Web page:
8. One of the few bright spots coming out of training camp so far. Yes, I know we can question why did we draft two safeties in the first two rounds. Can we at least give the Jets credit for drafting the right guys at that postion that have pro bowl potential for years to come. http://www.nydailynews.com/sports/football/jets/jets-rookie-safety-marcus-maye-eye-opening-training-camp-article-1.3393782 Jets rookie safety Marcus Maye has been one of the two best players in training camp Tweet email The Jets hope Marcus Maye will remain a part of their backfield for a long time. (ANTHONY DELMUNDO/NEW YORK DAILY NEWS) MANISH MEHTA NEW YORK DAILY NEWS Tuesday, August 8, 2017, 11:36 AM The wow moment occurred at 3:28 p.m. last Tuesday with an ear-splitting thud that jolted Jets practice and prompted oohs and aahs from eyewitnesses. A helmet went flying, the sideline erupted and the man who delivered the blow on poor tight end Jordan Leggett was amped like a grade schooler let out for recess. Marcus Maye has been crushing folks since they finally let him ditch that damned red no-contact jersey from the spring, a rookie safety who looks, sounds and plays like a much older man. "Everything was buckled," Maye told the Daily News with a laugh about whether his chin strap was firmly in place before unloading on Leggett. "I think it just popped off. I had to pick it up and put it back on." Hackenberg not getting fair chance to win Jets QB 'competition' He is a quiet storm, part-enforcer, part-menace, all-business. He might just be the best player on the field not named Leonard Williams in the first week-and-a-half of training camp. Maye is Jamal Adams' defensive backfield mate, but make no mistake: He is no Robin. He could be a difference maker, too. Jets WR Quincy Enunwa expected out for season with neck injury Marcus Maye (right) works out with fellow safety Jamal Adams (top). (JULIO CORTEZ/AP) "You can tell: He's a guy that's all about his business," cornerback Mo Claiborne said about the Jets second-round pick. "He's just aggressive and smart. You wouldn't expect the football smarts from him at this stage. But he's picking up the defense well and going out and making plays." Maye has been everywhere in camp, opening eyes with his brand of physical play near the line of scrimmage and roaming prowess far from it. If you didn't know better, you'd think there were two of him out there. Or three. Or four. It figures that a guy who grew up "watching a ton of Ed Reed" has a knack for being around the ball. There was a stretch last week when Maye was in position for an interception seemingly every practice. Maybe he can dial up Lester Hayes for some Stickum after letting a few sure-fire picks off his hands, but his ability to even be in position to create turnovers speaks to an innate skill that will serve him well at this level. He's getting better each day predicting how plays will develop. Sheldon Richardson said ‘drama-queenish' Brandon Marshall quit His 60-yard pick-six highlighted the team's intrasquad scrimmage last weekend. "It's instinctive," Maye said of always being around the ball. "You can't coach effort. It has to come from within. (Defensive backs) coach (Dennard) Wilson preaches that every day. He's not here to coach effort. He's here to get us better. So, that has to come from within yourself. It's just been an instinct that I've had since I was young playing the game: See ball. Get ball." Maye's versatility as an interchangeable safety is an immediate upgrade for the Jets, who struggled at that position with Calvin Pryor and Marcus Gilchrist last season. "You got to be able to hit somebody coming across the middle or along the sideline. You got to step up in the hole," said Maye, who was limited in the spring while rehabbing a broken arm suffered at Florida. "When you're back deep, you got to be able to go sideline to sideline and get interceptions. I feel like with the ability that we have in our secondary, it allows us to play deep or play in the box." Elijah McGuire almost left sports after father's death Maye's skill set in the deep middle of the field will be a welcome change from last season when Pryor simply didn't have the speed to effectively roam that area. "A coach can tell you what the coverage is, but (Maye) is not being a robot," Adams said. "He's definitely a ball hawk on the field." While it's impossible for five minutes to pass without hearing Adams' voice every day before, during or after practice, Maye isn't exactly a chatterbox. He communicates with teammates between the lines to make sure everyone is on the same wavelength, but the decibel level doesn't spike too much otherwise. "How do I describe Marcus?" said Adams, who is roommates with Maye. "Marcus is a guy that is really mellow at times. On the field, he's full throttle. Off the field, he's real laid back. He says a little bit, but you won't get too much out of him." Christian Hackenberg shines in Jets’ Green and White scrimmage Maye and Adams have embraced leading the way during the organization's culture change. Although Adams admits that "we have a tremendous opportunity" to start from Day One, the duo doesn't have delusions of grandeur. They're fulling aware that growing pains are inevitable during their rookie seasons. "There's always ups and downs," Maye said. "Everything is not always going to easy. … It's just going to be about how you bounce back." He's already been chewed out by coaches like every rookie. He's kept his mouth shut and made sure not to make the same mistake twice. "As soon as those lights come on," Maye said, "I'm full force." Jets WR Quincy Enunwa suffers neck injury during practice He's going to be a problem for a very long time.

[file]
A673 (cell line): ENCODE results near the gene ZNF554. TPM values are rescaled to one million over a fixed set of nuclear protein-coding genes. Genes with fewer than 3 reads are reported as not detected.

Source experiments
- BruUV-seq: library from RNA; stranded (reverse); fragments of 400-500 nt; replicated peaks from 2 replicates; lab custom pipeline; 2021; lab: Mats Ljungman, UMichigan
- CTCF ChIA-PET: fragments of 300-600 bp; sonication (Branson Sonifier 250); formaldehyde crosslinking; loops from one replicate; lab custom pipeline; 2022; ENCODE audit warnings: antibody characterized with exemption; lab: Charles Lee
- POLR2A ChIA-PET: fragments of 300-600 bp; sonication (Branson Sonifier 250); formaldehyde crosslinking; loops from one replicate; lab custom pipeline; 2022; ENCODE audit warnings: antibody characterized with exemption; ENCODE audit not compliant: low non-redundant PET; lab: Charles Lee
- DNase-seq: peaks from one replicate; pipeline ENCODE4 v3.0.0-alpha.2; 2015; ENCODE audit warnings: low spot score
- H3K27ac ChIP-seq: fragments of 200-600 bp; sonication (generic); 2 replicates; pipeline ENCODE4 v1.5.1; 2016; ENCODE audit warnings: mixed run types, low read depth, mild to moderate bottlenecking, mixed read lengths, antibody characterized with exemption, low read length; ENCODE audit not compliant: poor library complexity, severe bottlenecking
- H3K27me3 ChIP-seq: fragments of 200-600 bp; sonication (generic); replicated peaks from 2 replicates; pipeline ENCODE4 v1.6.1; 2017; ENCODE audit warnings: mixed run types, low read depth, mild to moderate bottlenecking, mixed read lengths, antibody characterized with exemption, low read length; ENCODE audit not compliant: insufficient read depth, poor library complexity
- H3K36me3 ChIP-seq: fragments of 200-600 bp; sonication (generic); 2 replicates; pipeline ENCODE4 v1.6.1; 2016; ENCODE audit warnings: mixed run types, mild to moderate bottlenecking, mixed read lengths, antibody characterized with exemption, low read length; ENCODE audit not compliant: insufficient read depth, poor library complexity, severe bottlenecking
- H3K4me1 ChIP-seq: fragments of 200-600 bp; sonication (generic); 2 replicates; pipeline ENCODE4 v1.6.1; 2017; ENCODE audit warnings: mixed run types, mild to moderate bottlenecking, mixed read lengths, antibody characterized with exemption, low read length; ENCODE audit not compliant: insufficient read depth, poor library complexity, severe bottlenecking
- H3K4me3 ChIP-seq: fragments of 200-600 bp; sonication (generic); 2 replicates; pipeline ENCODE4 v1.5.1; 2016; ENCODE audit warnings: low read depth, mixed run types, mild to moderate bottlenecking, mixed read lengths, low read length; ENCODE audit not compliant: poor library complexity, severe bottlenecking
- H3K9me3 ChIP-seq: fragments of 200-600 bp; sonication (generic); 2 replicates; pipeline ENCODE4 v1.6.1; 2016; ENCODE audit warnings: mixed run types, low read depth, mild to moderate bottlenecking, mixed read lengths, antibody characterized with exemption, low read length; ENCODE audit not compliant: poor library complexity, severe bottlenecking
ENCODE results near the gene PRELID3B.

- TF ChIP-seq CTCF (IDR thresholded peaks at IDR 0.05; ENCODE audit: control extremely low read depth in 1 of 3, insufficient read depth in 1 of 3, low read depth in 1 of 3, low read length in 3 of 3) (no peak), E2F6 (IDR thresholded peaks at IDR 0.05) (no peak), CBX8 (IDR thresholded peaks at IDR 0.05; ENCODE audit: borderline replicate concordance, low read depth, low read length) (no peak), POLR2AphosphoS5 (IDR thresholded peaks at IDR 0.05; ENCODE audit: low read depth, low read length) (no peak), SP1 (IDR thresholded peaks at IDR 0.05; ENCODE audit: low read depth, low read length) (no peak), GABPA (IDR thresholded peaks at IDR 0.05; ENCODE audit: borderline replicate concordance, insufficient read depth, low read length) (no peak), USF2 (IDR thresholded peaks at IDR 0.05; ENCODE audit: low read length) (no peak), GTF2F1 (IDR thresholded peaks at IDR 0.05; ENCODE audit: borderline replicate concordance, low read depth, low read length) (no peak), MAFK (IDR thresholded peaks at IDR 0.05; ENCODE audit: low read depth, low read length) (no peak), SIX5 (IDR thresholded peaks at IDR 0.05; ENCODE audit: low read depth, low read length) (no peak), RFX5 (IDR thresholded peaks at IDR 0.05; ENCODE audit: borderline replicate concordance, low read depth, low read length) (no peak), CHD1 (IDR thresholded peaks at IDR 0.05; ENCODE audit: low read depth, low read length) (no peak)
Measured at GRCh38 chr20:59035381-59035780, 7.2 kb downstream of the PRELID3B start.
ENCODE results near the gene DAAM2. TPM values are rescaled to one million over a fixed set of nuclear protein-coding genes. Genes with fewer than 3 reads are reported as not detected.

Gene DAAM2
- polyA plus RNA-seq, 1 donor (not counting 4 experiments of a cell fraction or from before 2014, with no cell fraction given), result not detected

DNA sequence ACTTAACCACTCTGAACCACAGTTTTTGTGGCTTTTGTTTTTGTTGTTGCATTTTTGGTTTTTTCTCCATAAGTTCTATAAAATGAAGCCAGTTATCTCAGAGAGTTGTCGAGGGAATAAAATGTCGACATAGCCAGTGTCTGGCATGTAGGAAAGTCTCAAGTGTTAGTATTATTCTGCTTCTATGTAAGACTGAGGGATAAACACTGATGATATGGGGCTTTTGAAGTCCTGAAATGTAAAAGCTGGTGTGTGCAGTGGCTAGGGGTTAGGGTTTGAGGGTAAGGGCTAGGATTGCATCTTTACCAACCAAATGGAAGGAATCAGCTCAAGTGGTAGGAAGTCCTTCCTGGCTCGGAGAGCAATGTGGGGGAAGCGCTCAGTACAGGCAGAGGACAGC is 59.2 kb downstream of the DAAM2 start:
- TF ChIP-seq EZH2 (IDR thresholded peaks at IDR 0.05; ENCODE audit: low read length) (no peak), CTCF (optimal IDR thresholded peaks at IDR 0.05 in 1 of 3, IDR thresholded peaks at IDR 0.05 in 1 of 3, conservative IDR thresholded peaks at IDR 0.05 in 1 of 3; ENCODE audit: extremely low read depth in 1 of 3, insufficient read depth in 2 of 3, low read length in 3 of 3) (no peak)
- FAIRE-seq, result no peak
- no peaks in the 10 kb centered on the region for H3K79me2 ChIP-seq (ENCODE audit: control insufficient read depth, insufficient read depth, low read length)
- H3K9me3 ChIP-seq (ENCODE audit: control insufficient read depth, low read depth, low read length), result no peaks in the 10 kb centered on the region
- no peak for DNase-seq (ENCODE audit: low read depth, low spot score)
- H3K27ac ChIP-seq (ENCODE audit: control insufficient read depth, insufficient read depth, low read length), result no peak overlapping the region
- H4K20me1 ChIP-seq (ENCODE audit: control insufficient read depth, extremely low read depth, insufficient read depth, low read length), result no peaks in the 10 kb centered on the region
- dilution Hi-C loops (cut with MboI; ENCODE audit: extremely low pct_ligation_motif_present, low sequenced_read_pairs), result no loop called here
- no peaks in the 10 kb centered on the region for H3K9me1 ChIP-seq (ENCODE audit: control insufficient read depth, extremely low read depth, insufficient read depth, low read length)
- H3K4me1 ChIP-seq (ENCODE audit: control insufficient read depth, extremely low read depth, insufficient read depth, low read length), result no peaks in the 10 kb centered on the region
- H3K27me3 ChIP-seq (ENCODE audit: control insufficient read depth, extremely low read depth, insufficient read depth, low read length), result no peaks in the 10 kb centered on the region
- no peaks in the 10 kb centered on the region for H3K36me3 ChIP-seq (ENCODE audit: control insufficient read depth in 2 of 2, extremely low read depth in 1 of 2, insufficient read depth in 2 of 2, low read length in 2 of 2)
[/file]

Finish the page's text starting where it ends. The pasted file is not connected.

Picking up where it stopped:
9. Same here. Just love everything about him on and off the field.